Penygraig, Rhondda Cynon Taff, CF40 1EA
Mon-Fri 8.30am-6pm


WHAT do you need help with?

firework fear

Fireworks are the most common sound phobia, at least 52% of dogs and 34% of cats are reported to be afraid of fireworks. Animals hearing is far superior to ours, our range is about 20 feet, theirs is 80 feet. As humans we understand what the noise is, but for our pets, fireworks are completely random, they don’t understand what they are, or where they are coming from.

puppy socialising

Socialisation is a process that exposes your puppy to as many different experiences of the world as possible.

It is important to really work hard to socialise your puppy, between the age of 3 & 12 weeks this time period is the most important, as this is the time when puppies approach situations without worrying about it.

Most of us have a puppy at 8 weeks of age and are told not to take the puppy out until the vaccination course has been complete.


Osteoarthritis is a degenerative joint disease, that can effect dogs of all breeds and sizes, and certain breeds are predisposed.
Osteoarthritis affects 80% of dogs over the age of 8 years of age, but it can strike at any age just like in humans. Osteoarthritis is a painful condition, if left untreated the pain can become worse over time, the most common affected areas are the hips and elbows. Also it does not remain confined to the affected joints, due to the other regions of the body essentially carrying more load to compensate for the off loading on the effected area. The most common signs of osteoarthritis are, slow to rise after resting, feeling stiff, difficulty with stairs, and or jumping, lagging behind on walks, and limping after exercise. Dogs are exceptional at hiding pain and discomfort as their wild ancestors would not show vulnerability, as they would be seen as weak or an easy target to predators, this had carried through to the domestic dog, and unfortunately we do not often see the signs until the pain is in its Chronic stage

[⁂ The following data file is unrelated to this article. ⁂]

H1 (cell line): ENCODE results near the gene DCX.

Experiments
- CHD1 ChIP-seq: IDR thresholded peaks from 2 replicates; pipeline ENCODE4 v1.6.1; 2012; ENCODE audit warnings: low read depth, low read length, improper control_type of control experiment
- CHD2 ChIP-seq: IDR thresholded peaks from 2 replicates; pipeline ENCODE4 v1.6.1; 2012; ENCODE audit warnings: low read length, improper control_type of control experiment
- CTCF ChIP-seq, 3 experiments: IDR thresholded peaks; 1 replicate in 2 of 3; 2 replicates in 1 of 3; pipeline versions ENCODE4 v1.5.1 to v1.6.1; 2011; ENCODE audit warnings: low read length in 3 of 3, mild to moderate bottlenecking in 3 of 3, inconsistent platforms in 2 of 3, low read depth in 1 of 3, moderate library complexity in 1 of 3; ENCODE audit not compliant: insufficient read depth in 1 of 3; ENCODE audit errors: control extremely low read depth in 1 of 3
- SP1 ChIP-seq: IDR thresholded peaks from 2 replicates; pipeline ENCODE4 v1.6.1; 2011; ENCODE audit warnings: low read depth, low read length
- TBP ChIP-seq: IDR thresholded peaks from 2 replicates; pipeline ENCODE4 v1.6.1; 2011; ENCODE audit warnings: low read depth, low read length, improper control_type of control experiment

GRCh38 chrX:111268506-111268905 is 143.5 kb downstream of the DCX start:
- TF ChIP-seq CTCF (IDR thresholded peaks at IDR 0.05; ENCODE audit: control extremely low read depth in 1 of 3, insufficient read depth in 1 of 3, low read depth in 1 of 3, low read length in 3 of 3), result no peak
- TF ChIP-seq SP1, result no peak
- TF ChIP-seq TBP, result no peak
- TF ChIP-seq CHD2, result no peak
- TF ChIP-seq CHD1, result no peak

Weight management is essential, as the more weight the dog has to to carry, the more strain on the joints., and fat contains inflammatory mediators which aggravates osteoarthritis and exacerbates the pain.
Adaptations at home are always a great help, most people believe that because a dog has 4 limbs then it will be fine, but if a dog is not using the affected limb or limbs as much then we do see a deterioration of muscle mass, strength, balance, and agility, also it puts a strain on the other limbs due to the over compensation.
Changing their environment even slightly will greatly improve the dogs comfort levels, it can slow the progression of the disease, and reduce the risk of injury, being aware of the risks that surrounds them is essential.
We can do things like making slippery floors non slippery with mats, making ramps for getting in and out of the car, raising food bowls, simple changes can make the world of difference.
Dogs do not have the ability of foresight, so they might over do the play and regret it later, so we need to be mindful of when and how and for how long they exercise. Exercise is good but in moderation, and knowing what your pet can do, or things to avoid does need to be addressed to help them lead a happy life.
There are supplements that are also beneficial for joint health, and also diets that contain joint supplements and also aids with weight loss, there are so many things we can do to improve our best friends lives and help them manage osteoarthritis, why not give our team a call.